On February 13, 2024, the USPTO issued new guidance regarding the patentability of inventions created with the assistance of AI. Issued in response to the “Executive Order on the Safe, Secure, and Trustworthy Development and Use of Artificial Intelligence” released by President Biden on October 30, 2023, this guidance has been highly anticipated, in view of the market’s rapid adoption of AI tools in all corners of business, including the creation of inventions and new ideas.

It has been settled that AI cannot be an “inventor” of a U.S. patent since the Court of Appeals for the Federal Circuit weighed in on the issue in 2022. In Thaler v. Vidal, 43 F.4th 1207 (Fed. Cir. 2022), the Court of Appeals for the Federal Circuit decided that an “inventor” of a patent must be a human individual in order to seek patent protection with the USPTO. However, the decision left the door open for human inventors to be “assisted” by AI in some capacity while the human invents a new idea. It was unclear exactly how much, and in what ways, an inventor may use AI and still be qualified for patent protection, but the new guidance from the USPTO looks to establish guardrails and best practices.

The USPTO clarified that the proper question one should ask when evaluating inventorship in the presence of AI is that on a claim-by-claim basis, whether a human individual “significantly contributed” to the invention. This is an interesting reversal of how one might typically think through such issues, as the crux of the evaluation now lays on the contributions of human inventor(s), rather than on the extent an AI tool may have been used.

To evaluate whether an inventor’s contribution was “significant,” applicants are to use the Pannu factors (laid out in Pannu v. Iolab Corp., 155 F.3d 1344, 1351 (Fed. Cir. 1998)). The guidance sets forth a non-exhaustive list of principles to aid application of the Pannu factors to the invention’s context. To provide some examples: while merely presenting a problem or prompt to an AI tool would not rise to the level of a “significant contribution,” creative manipulation of the prompt, however, may meet that threshold. Similarly, simply claiming the unmodified output from an AI system as inventive would likely not rise to the requisite level, but making a significant contribution to an output, may allow the human user to qualify as an inventor. Additionally, a person who “designs, builds, or trains an AI system in view of a specific problem [or] to elicit a particular solution,” may be considered an inventor – leaving an interesting doorway open to claim inventions when you are designing an AI tool to “create” in a specific technology space or to address a specific problem. Inserting a prompt into a readily accessible AI bot (like Chat GPT) that is designed for broad use cases would likely not be enough, but the development of AI models internal to a company, for a specific purpose enabled by coding the bot in a unique way, could potentially rise to the level of inventorship.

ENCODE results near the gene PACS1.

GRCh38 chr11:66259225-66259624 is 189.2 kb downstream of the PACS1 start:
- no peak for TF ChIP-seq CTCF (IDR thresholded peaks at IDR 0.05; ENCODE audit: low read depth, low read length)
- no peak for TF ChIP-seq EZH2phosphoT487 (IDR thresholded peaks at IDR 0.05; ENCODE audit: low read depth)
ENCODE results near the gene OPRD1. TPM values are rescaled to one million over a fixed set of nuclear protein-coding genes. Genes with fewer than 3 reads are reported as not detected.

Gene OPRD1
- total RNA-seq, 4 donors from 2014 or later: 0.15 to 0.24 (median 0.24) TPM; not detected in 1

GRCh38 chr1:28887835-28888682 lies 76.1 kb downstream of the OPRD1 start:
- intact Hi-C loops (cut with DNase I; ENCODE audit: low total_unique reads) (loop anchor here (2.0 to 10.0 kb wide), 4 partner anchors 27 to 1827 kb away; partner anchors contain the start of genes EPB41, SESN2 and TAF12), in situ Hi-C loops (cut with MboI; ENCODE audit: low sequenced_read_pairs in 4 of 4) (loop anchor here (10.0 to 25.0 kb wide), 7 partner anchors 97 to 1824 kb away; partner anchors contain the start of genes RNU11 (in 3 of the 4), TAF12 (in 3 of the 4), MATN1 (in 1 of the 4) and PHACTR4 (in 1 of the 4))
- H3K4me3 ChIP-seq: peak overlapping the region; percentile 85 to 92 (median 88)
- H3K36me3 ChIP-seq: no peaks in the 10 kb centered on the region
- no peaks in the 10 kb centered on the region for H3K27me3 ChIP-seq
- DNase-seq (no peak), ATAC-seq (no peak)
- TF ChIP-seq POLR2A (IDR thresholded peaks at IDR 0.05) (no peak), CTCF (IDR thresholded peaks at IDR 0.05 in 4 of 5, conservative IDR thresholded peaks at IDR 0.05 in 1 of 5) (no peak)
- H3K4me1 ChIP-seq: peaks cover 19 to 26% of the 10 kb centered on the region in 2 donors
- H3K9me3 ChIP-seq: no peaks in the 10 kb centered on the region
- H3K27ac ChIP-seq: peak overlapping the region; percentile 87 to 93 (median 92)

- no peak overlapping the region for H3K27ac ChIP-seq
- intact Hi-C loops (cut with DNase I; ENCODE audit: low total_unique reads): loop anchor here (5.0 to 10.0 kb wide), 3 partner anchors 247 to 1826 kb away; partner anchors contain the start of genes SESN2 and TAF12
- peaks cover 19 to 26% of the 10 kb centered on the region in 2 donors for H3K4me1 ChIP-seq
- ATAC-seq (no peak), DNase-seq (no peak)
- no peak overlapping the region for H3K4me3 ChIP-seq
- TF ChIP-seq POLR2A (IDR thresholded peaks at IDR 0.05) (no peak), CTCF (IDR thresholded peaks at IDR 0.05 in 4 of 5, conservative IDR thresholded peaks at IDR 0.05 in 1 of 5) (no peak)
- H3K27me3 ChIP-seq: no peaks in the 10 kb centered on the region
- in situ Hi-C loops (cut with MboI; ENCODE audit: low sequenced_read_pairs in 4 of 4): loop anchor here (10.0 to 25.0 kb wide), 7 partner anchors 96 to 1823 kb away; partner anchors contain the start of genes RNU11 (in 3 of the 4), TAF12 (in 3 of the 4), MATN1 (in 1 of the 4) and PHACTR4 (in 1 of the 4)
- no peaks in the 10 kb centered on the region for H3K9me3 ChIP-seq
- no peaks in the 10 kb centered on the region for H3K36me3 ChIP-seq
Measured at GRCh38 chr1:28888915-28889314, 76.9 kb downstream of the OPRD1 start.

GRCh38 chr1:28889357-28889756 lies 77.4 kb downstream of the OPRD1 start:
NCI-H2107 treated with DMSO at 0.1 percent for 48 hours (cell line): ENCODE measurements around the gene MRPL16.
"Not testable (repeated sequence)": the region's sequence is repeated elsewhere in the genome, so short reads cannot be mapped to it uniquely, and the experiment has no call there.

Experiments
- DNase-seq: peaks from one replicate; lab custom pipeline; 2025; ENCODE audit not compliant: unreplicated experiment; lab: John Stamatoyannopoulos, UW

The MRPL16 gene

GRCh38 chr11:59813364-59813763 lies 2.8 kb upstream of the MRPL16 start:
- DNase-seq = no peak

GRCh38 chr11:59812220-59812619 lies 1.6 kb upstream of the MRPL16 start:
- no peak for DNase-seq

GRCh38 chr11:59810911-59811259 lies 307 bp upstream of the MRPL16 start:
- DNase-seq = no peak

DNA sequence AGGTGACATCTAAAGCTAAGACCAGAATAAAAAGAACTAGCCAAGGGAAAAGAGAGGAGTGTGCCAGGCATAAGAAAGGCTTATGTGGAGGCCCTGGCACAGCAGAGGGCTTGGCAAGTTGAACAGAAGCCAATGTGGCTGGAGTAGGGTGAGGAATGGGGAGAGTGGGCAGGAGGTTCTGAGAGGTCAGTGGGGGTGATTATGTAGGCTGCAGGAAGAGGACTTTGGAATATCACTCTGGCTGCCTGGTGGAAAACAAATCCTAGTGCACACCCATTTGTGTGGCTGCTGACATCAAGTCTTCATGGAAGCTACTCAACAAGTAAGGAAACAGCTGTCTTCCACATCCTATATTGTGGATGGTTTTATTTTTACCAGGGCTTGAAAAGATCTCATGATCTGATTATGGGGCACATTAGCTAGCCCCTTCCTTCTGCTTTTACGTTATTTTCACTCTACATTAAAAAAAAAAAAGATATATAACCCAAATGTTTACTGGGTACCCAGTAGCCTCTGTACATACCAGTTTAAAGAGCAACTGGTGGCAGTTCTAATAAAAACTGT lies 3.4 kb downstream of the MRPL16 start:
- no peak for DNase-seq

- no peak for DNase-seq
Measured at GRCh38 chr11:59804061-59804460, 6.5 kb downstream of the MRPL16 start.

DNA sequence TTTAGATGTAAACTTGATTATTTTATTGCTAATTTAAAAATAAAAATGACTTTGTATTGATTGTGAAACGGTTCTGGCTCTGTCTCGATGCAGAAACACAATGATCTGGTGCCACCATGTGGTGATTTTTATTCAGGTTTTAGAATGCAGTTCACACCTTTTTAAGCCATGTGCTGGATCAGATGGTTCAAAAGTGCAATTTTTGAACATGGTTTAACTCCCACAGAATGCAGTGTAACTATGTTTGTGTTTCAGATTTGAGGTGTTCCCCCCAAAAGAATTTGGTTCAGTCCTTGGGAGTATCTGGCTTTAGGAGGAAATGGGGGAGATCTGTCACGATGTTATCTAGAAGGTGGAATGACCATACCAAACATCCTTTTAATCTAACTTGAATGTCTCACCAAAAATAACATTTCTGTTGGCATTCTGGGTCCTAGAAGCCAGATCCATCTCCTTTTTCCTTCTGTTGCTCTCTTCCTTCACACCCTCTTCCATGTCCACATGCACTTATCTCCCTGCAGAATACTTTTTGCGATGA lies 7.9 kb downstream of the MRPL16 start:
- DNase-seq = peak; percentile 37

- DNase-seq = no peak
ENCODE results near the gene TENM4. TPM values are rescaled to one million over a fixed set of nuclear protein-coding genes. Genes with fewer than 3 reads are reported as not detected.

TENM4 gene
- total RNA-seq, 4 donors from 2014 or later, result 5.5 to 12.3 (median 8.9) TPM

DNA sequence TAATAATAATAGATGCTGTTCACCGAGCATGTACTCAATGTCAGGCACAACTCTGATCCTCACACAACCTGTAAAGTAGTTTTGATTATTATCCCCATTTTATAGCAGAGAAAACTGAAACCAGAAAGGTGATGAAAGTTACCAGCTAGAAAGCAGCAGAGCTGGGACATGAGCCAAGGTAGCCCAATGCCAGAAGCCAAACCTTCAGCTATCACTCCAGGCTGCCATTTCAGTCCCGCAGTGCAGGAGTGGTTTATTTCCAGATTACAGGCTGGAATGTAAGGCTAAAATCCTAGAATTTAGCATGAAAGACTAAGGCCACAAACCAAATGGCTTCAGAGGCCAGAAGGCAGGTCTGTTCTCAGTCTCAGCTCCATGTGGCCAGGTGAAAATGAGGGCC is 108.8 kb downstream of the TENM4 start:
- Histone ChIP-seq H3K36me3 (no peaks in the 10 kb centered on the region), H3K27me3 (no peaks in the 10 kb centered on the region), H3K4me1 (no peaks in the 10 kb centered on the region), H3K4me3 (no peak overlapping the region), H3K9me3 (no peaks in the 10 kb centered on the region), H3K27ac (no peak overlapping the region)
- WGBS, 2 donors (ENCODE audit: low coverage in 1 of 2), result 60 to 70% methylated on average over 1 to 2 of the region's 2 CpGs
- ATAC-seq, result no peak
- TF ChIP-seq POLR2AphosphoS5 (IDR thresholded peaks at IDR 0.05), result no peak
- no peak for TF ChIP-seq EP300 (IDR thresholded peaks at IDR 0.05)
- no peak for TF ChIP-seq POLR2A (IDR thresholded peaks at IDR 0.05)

Notably, this analysis is directed toward determining the “inventorship” of a given patent application. If one of the human contributors for an application does not actually rise to the level of “inventor” (in view of the factors described above), the application may be susceptible to challenges based on an incorrect inventor disclosure, putting the whole application at risk. It is important to consider how and the extent to which AI has been used in the “conception” of each claim in an application (the creation of the foundation or operability of the idea) as part of initial inventorship analysis, rather than only identifying who contributed to implementation or reduction to practice of an idea.

The USPTO is still seeking public feedback on the new guidelines, which is due by May 13, 2024.

For additional information, see our related Connect on Tech blog post on Averting Patent and other IP Risks in Generative AI Use.


Adam Aft helps global companies navigate the complex issues regarding intellectual property, data, and technology in product counseling, technology, and M&A transactions. He leads the Firm's North America Technology Transactions group and co-leads the group globally. Adam regularly advises a range of clients on transformational activities, including the intellectual property, data and data privacy, and technology aspects of mergers and acquisitions, new product and service initiatives, and new trends driving business such as platform development, data monetization, and artificial intelligence.


Mackenzie Martin co-leads the Firm's Global Patent Practice and is a member of the Firm's North American Intellectual Property & Technology and North American Trial Team Steering Committees. She focuses on intellectual property litigation, counseling, licensing, and portfolio strategy matters. She has significant experience in patent and trade secret litigation actions in federal district courts, before the US International Trade Commission, and before the United States Patent and Trademark Office Patent Trial and Appeal Board.


Bryce joined Baker McKenzie's IP Practice Group following his graduation from the University of Georgia School of Law in 2020. With an electrical engineering degree, practical work experience for various electrical contractors, and studies in circuitry design and electromagnetics, he is able to leverage his experience across the patent prosecution, IP litigation, and technology transactions areas.